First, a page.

Members of the state Liquor Control Board and its staff find themselves in control of laying the foundation for a potential billion-dollar marijuana industry. None of the board’s three appointed members or the agency’s several hundred employees assumed their positions expecting to lead the nation toward regulating the production, distribution and retailing of pot.
But there they are, thrust into a challenging task the whole world is watching.
Judging by its work so far, the LCB is proving more than capable for this tricky assignment. It has proceeded carefully and thoughtfully every step of the way, an observation confirmed by its release of final draft rules last week.
There were no game-changing surprises in those rules, which will get a thorough public hearing in August and become final by the Sept. 16 deadline. The small changes to the agency’s latest version of how to implement last fall’s voter-approved Initiative 502, however, show it has been listening to citizens and its own official pot consultant.
Never miss a local story.
Proponents of outdoor growing operations made a convincing case why the LCB should rewrite its original rule for indoor-only production. It relied heavily on two arguments: security and climate change.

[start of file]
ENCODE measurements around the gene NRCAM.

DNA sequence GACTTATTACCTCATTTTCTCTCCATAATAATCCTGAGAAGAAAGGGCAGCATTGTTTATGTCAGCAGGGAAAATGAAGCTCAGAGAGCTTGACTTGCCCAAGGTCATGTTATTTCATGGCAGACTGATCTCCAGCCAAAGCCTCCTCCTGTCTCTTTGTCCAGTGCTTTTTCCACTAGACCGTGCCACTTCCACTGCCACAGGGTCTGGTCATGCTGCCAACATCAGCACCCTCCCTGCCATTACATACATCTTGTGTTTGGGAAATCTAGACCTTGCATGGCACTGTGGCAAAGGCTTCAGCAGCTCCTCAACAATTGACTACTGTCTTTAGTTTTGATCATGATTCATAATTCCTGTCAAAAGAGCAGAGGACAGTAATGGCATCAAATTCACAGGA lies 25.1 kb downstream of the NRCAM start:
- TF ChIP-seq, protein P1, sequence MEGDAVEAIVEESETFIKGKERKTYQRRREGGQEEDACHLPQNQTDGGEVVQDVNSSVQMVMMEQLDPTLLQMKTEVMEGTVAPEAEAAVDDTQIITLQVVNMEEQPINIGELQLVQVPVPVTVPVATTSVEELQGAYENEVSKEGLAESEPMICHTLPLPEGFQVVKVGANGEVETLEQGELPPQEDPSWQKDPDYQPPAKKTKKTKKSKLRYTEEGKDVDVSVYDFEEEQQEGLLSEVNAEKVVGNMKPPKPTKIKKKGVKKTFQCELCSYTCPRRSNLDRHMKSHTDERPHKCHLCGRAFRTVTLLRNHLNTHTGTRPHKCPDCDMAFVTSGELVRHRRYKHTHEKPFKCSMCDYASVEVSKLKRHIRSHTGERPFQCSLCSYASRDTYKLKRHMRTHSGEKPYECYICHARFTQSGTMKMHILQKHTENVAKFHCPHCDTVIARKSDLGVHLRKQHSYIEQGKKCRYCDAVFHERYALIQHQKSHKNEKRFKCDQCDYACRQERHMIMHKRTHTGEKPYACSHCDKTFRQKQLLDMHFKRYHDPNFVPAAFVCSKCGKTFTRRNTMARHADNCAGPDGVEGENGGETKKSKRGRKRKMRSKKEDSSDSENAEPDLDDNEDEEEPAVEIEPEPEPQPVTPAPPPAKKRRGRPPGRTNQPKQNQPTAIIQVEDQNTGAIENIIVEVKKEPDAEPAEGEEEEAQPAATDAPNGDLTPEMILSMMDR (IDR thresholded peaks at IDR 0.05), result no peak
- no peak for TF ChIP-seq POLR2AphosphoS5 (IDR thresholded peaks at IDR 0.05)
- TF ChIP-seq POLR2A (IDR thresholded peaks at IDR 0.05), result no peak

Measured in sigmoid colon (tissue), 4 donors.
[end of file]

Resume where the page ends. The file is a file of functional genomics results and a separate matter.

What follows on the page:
The existing illegal growing operations in Washington mostly take place indoors, consuming an estimated 3 percent to 5 percent of the state electrical grid power, according to the Okanogan Cannabis Association. The national Journal of Energy Policy estimates indoor pot growers consume 1 percent of the nation’s power usage.
By allowing — perhaps even encouraging — solar powered growing, the state should experience a corresponding reduction in electrical demand, and a reduction in carbon emissions. That makes the pot policy consistent with Gov. Jay Inslee’s and President Barack Obama’s climate change strategies.
And the LCB could find no reason why, given specific security requirements — right down to the resolution of cameras and height of fences — an outdoor operation would give “up anything in terms of public safety.”
It’s a long road to full implementation of I-502, and the federal Department of Justice has yet to reveal whether it will complicate the Washington experiment by enforcing federal laws. The LCB’s methodical and thoughtful approach could figure significantly into the DOJ’s decision.